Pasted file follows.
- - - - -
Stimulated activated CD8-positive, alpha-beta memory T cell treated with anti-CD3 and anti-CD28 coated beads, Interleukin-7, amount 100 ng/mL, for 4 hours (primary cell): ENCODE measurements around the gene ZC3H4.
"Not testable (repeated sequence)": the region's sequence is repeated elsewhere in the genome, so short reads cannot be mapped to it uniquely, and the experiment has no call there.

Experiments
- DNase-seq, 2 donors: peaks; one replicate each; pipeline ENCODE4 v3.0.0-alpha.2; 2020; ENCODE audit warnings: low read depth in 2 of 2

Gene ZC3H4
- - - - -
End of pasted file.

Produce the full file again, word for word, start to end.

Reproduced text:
Stimulated activated CD8-positive, alpha-beta memory T cell treated with anti-CD3 and anti-CD28 coated beads, Interleukin-7, amount 100 ng/mL, for 4 hours (primary cell): ENCODE measurements around the gene ZC3H4.
"Not testable (repeated sequence)": the region's sequence is repeated elsewhere in the genome, so short reads cannot be mapped to it uniquely, and the experiment has no call there.

Experiments
- DNase-seq, 2 donors: peaks; one replicate each; pipeline ENCODE4 v3.0.0-alpha.2; 2020; ENCODE audit warnings: low read depth in 2 of 2

Gene ZC3H4